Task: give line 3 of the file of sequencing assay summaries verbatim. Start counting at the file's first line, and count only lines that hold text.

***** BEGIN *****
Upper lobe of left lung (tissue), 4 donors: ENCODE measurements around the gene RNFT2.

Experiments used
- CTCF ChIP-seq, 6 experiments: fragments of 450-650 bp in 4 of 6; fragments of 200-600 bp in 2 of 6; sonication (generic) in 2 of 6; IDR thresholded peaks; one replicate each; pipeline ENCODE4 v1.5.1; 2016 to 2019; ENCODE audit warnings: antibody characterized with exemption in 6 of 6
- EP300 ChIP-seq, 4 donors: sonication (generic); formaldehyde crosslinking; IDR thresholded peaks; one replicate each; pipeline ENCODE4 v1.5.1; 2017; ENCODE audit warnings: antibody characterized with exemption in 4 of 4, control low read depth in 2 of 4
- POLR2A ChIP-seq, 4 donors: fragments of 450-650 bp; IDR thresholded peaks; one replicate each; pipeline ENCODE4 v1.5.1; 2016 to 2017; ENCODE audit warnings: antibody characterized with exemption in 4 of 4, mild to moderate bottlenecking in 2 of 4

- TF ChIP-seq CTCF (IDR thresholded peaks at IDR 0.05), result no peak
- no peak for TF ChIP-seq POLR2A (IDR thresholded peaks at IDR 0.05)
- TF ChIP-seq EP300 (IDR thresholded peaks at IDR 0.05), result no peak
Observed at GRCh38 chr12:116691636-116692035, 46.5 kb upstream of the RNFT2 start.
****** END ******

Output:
- CTCF ChIP-seq, 6 experiments: fragments of 450-650 bp in 4 of 6; fragments of 200-600 bp in 2 of 6; sonication (generic) in 2 of 6; IDR thresholded peaks; one replicate each; pipeline ENCODE4 v1.5.1; 2016 to 2019; ENCODE audit warnings: antibody characterized with exemption in 6 of 6